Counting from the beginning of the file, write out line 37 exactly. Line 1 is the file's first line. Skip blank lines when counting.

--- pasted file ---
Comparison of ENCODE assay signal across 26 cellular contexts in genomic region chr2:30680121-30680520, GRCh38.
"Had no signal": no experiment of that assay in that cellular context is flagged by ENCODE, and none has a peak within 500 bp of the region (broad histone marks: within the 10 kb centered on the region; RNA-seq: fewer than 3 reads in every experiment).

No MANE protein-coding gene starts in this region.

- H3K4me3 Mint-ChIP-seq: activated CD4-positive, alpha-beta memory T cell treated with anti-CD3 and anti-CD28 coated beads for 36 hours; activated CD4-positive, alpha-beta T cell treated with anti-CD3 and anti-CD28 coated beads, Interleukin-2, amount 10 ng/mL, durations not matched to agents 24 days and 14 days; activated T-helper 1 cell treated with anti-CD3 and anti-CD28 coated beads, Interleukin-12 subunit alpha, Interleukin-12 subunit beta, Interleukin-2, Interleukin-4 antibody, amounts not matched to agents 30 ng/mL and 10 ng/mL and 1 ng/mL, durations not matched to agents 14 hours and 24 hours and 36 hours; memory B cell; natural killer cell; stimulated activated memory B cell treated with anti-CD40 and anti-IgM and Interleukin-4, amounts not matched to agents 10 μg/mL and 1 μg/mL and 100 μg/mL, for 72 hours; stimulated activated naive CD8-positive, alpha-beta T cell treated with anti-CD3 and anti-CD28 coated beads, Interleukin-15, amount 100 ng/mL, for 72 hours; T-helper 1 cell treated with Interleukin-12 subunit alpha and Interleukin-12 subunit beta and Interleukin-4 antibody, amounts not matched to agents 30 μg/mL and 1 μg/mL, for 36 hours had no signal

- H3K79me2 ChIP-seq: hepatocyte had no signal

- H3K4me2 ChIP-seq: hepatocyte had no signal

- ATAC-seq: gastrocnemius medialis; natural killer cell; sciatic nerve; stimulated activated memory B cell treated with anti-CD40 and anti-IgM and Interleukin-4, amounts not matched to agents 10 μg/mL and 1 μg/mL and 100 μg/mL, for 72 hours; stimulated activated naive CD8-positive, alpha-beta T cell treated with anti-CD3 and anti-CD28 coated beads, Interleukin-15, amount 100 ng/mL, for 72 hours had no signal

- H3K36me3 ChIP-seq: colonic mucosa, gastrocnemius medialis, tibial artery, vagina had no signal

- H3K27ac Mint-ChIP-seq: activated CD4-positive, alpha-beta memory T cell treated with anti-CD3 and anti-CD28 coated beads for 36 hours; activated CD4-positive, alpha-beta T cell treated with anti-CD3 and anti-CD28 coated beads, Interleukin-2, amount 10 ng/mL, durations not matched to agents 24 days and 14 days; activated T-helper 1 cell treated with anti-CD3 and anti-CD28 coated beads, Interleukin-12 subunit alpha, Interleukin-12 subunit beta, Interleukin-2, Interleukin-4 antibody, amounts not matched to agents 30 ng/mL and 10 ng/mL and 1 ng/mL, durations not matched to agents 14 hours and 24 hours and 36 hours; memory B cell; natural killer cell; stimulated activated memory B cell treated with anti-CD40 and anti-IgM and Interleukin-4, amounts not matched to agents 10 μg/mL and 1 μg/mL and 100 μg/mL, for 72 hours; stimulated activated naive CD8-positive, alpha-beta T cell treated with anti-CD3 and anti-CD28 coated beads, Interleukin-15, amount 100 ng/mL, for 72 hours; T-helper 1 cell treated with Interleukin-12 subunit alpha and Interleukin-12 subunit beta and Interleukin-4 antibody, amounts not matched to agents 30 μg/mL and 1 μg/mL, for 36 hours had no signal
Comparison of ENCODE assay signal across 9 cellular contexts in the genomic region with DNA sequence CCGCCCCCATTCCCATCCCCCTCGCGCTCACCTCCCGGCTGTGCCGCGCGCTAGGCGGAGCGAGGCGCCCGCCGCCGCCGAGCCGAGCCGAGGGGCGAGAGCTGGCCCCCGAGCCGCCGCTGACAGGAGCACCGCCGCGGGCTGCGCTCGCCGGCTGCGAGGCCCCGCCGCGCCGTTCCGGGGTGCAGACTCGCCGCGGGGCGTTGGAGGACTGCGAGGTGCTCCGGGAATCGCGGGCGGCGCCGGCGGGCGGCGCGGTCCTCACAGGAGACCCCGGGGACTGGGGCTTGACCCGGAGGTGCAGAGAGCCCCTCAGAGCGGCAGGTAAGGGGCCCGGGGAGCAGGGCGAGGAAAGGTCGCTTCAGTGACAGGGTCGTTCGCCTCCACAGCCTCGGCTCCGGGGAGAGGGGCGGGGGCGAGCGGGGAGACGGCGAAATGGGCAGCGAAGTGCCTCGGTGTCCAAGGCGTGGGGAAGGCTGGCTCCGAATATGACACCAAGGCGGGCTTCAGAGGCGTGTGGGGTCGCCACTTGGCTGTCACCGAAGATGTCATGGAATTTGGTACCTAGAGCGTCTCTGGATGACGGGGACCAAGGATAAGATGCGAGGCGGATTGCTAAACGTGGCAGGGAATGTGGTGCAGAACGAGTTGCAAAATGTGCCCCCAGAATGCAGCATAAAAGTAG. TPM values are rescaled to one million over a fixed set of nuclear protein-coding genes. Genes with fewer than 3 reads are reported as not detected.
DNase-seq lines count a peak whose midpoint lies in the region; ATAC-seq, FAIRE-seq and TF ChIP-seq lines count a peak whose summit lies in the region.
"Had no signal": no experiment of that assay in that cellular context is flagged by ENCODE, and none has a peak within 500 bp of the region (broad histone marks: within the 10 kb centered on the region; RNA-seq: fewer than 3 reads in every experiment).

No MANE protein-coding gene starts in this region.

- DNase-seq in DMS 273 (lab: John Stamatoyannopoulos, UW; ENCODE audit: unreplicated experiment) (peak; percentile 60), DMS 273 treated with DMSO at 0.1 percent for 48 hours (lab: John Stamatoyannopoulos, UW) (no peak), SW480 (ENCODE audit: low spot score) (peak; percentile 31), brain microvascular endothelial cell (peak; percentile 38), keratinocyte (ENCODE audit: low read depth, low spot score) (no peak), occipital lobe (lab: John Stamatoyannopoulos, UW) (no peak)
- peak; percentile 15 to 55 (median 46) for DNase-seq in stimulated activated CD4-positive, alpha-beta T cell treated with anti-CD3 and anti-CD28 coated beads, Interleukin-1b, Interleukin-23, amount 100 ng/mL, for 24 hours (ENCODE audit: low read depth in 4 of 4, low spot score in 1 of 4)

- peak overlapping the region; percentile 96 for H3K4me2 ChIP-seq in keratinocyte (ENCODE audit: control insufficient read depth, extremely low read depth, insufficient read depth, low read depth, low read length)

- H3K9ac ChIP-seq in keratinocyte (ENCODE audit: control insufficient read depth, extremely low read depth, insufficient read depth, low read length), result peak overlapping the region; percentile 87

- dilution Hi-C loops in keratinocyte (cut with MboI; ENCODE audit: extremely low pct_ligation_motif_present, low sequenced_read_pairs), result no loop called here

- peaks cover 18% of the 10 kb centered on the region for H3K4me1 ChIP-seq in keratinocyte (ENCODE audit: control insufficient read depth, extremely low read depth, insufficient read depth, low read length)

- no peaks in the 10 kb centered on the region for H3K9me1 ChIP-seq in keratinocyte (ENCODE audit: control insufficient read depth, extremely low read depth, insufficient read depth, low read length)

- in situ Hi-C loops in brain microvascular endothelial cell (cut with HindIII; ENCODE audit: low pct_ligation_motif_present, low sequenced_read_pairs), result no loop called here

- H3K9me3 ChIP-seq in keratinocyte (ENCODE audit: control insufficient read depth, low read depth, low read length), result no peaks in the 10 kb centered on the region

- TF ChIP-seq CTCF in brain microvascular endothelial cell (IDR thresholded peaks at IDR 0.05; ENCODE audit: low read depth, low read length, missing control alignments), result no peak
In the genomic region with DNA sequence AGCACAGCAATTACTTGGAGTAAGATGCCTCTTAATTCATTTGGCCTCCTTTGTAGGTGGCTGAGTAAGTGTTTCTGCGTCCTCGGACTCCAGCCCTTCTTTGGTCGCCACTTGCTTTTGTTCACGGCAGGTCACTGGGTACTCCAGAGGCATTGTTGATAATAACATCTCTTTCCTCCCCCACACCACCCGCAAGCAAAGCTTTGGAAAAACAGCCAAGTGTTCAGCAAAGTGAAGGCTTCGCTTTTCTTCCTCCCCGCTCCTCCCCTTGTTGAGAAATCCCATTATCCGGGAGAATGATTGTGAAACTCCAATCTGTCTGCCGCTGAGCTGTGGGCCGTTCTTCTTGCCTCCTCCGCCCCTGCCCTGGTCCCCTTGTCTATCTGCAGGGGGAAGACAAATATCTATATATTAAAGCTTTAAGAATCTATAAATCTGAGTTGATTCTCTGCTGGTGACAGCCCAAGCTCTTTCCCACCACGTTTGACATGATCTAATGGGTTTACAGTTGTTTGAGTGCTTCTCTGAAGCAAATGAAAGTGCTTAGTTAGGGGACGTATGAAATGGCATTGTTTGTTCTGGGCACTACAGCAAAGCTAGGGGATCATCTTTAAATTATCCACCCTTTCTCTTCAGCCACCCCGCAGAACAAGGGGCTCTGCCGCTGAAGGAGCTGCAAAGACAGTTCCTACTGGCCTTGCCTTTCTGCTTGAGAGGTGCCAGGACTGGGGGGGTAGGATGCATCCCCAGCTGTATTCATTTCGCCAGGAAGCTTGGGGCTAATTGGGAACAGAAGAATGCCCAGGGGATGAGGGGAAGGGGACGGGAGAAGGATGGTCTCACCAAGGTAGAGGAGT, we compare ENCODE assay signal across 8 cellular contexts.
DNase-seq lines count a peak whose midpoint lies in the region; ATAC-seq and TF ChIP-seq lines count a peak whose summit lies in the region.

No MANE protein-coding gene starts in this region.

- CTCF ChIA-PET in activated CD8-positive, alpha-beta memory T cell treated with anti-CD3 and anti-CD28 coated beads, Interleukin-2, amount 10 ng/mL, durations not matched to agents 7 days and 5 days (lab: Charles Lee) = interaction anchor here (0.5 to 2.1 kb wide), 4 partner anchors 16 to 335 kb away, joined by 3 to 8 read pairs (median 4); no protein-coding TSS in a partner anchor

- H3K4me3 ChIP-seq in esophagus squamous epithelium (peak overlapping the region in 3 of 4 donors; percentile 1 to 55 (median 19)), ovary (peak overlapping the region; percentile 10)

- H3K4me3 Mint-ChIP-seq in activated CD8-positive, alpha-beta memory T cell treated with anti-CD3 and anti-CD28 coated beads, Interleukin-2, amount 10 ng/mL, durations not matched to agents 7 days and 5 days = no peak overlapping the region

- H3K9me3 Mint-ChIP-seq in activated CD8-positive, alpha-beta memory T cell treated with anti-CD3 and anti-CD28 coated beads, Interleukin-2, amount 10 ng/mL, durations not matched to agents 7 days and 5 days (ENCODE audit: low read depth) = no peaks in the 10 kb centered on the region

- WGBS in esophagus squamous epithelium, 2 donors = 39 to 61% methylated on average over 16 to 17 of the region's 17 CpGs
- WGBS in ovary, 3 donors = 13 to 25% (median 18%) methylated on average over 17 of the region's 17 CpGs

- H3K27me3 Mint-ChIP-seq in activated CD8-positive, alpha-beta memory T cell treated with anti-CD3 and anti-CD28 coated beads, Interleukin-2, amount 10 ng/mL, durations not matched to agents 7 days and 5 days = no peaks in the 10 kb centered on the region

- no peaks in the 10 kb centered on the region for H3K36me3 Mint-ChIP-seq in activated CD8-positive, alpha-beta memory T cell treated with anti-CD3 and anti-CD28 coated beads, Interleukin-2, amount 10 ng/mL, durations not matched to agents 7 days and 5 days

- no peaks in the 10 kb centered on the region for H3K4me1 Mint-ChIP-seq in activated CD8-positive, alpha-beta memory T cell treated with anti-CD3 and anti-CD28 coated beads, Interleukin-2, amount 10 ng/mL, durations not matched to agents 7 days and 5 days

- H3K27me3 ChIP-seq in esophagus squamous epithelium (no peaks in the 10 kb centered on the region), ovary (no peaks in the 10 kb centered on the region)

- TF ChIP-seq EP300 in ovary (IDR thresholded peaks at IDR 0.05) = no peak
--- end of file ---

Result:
- TF ChIP-seq EP300 in ovary (IDR thresholded peaks at IDR 0.05) = no peak